When my time came to return to the womb, I wasn’t ready. Anti-depressants, sex, a trip, prize, company of friends, love under moonlight or generous consumption of wine-- nothing did the trick to ease my mind.
When the best, which is to say, the worst rose from swamp, elected to lead the nation-- I presumed my death was imminent. Eyes and ears absorbed from the media what shouldn’t have been. Had I time traveled back to 1933? Perhaps I’d only woken to a bad dream, or died and this was, in fact, Purgatory-- (Did being dead mean you never died?)
The new president and appointed cabinet soon grabbed royal seats happy as proverbial rats in cheese. An era of calamity would follow. Holy books and history had it written. ¦e Book of Wisdom, for example, spoke of the wicked rollicking down the road, robbing the in¨rmed and the old. ¦ey mocked the crippled and dark skinned-- anyone presumed weak or vulnerable.
Election Night-- I was alone but for the dog, moon obscured by nebulous skies; sixty-odd years of mettle like buoy armbands kept me afloat. Nothing lasts forever, I’d thought.
Two years passed, world harnessed by whims of the one per cent. I managed-- me and the dog, me and the clouds, contaminated waters, and unbreathable air-- to move, albeit slowly, as if through sludge, pain in every joint and muscle. Sad to behold, equally saddened of heart, and still we marched.
Sun came up and set. Up and down, again. My throbbing head turned ball of iron. Thoughts fought like feral cats. Nothing made sense. The trek felt endless, crossing blood rivers infested with scorpions, lost in caverns, squeaking bats echoed, µying past, wings hit my waving hands.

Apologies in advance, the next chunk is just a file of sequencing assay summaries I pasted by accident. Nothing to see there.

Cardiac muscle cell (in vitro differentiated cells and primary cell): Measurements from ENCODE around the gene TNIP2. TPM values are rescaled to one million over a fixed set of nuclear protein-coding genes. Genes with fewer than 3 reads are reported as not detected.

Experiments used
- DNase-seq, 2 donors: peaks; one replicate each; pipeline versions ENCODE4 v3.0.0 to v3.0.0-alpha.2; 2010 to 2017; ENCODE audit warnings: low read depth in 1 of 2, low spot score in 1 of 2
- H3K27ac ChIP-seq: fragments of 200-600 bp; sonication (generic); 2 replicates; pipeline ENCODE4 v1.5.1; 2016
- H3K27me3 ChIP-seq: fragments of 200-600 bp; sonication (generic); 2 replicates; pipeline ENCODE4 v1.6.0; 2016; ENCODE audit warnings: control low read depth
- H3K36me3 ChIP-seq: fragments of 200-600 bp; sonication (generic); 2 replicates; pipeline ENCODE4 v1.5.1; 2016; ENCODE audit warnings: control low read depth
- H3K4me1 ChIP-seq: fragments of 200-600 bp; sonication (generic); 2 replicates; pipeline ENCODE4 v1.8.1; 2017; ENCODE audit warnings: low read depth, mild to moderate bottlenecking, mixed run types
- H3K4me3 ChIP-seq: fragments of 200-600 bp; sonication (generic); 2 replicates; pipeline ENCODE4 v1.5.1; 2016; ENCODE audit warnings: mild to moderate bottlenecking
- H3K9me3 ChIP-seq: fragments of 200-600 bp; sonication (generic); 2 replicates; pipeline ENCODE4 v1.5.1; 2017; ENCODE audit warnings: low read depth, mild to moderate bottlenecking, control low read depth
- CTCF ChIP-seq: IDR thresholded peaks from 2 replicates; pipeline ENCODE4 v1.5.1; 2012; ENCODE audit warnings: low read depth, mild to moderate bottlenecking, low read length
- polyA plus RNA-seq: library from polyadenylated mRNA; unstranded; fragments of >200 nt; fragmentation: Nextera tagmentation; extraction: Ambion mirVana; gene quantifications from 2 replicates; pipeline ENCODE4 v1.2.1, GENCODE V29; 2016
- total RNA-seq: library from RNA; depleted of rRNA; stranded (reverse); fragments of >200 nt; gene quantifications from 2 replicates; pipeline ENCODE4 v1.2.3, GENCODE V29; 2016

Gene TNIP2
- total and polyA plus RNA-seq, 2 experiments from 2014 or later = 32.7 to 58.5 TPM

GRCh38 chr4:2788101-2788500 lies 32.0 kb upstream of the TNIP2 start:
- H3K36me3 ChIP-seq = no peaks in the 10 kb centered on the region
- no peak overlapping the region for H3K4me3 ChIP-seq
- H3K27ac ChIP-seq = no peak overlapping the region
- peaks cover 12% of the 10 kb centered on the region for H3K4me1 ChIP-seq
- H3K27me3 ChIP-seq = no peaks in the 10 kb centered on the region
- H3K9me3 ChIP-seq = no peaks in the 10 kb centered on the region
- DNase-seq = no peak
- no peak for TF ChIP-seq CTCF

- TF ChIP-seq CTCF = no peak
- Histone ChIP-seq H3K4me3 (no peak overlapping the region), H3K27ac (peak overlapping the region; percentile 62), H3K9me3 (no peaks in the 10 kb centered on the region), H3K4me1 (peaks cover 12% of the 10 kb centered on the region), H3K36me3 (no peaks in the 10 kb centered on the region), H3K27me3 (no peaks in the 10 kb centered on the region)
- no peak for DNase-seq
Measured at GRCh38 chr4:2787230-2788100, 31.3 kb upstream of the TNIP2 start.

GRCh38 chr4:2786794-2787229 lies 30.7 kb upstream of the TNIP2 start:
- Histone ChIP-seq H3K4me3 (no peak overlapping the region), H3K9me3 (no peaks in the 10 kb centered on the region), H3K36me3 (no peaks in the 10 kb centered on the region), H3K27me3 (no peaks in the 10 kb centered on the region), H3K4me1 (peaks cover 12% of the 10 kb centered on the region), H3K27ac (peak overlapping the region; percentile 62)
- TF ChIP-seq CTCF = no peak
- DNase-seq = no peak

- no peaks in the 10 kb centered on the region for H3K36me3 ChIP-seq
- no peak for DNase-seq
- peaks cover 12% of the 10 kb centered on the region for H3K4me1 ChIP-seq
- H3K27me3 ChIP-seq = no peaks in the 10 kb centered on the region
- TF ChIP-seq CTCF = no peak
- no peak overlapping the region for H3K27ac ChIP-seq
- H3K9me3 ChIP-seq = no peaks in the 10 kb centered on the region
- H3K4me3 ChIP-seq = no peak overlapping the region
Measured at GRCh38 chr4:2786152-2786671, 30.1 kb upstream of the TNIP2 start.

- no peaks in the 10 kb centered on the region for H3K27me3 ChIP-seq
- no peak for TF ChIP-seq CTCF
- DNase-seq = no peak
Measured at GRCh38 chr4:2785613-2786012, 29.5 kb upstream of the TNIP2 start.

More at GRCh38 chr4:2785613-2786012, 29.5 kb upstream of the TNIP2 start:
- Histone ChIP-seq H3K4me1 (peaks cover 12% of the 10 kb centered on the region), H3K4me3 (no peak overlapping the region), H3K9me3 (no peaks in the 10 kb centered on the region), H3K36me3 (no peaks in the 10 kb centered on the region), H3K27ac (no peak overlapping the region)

I climbed jutting flint, bled like a perforated pig, ploughed through snow-driven sierra, half-frozen—lost gravity, swirled high, hit ground hard. Survived, forged on. Two mountains clashed like charging bulls. Few of us made it through.
(Ancestors’ predictions told how the Sixth Sun would unfold with hurricanes, blazes, earthquakes, & the many that catastrophes would leave in their wake.)
(Demons yet abound, belching havoc and distress. Tens of thousands blown by gales of disgrace.)
(I hold steadfast.)
The Berlin Wall was coming down. One afternoon beneath gleaming skies of Bremen, Dieter was dying (exposure to asbestos in his youth). “My only lament in dying would be losing memory,” my friend said. “All whom I knew and all whom I loved will be gone.” Once a Marxist, after cancer—reformed Lutheran. (It was a guess what Rapture would bring a man with such convictions.) A boy during third Reich, Dieter chose to safekeep recollec- tions—from the smells of his mother’s kitchen to the streets of Berlin that reeked of rotting flesh as a boy. Men had always killed men, he concluded, raped women, bayoneted their bellies and torn out the unborn, stolen children, stomped infants’ heads, commit- ted unspeakable acts for the sake of the win, occupy land, exact revenge, glory for the sake of a day in the sun.
(Do the dead forget us? I ask with the lengthening of days each spring. Do they laugh at our naïveté, long for what they left behind? Or do they wisely march ahead, unfazed?)
Xibalba (Ximoayan & Mictlán & Niflheim, where Dieter rightly should have gone) cleansed human transgressions with hideous punishments. You drank piss, swallowed excrement, and walked upside down. Fire was involved at every turn. Most torturous of all, you did not see God. Nine hazards, nine mortal dangers for the immortal, nine missed menstruations while in the womb that had created you-- it took four years to get to heaven after death.
Xibalba is a place of fears, starvation, disease, and even death after death. A mother wails (not Antcleia or la Llorona but a goddess). “Oh, my poor children,” Coatlicue laments. Small skulls dance in the air. Demon lords plot against the heavens
I wake in Xibalba. Although sun is bright and soft desert rain feels soothing, fiends remain in charge. They take away food, peace of any kind, pollute lakes, water in which to bathe or drink, capture infants, annihilate animals in the wild. (These incubi and succubi come in your sleep, leave you dry as a fig fallen on the ground.)